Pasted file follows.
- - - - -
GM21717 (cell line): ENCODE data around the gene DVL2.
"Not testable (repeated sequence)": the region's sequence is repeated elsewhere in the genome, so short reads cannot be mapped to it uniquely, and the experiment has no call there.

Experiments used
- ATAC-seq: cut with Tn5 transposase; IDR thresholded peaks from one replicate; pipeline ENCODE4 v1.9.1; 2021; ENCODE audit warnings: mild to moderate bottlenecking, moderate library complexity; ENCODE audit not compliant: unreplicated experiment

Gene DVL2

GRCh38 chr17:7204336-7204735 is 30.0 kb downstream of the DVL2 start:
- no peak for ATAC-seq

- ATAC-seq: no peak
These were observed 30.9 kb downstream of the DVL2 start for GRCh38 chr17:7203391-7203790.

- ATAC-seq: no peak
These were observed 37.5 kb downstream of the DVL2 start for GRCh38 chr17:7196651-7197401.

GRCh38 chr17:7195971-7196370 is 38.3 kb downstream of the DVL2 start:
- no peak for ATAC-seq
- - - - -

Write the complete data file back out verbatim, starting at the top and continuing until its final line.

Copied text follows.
GM21717 (cell line): ENCODE data around the gene DVL2.
"Not testable (repeated sequence)": the region's sequence is repeated elsewhere in the genome, so short reads cannot be mapped to it uniquely, and the experiment has no call there.

Experiments used
- ATAC-seq: cut with Tn5 transposase; IDR thresholded peaks from one replicate; pipeline ENCODE4 v1.9.1; 2021; ENCODE audit warnings: mild to moderate bottlenecking, moderate library complexity; ENCODE audit not compliant: unreplicated experiment

Gene DVL2

GRCh38 chr17:7204336-7204735 is 30.0 kb downstream of the DVL2 start:
- no peak for ATAC-seq

- ATAC-seq: no peak
These were observed 30.9 kb downstream of the DVL2 start for GRCh38 chr17:7203391-7203790.

- ATAC-seq: no peak
These were observed 37.5 kb downstream of the DVL2 start for GRCh38 chr17:7196651-7197401.

GRCh38 chr17:7195971-7196370 is 38.3 kb downstream of the DVL2 start:
- no peak for ATAC-seq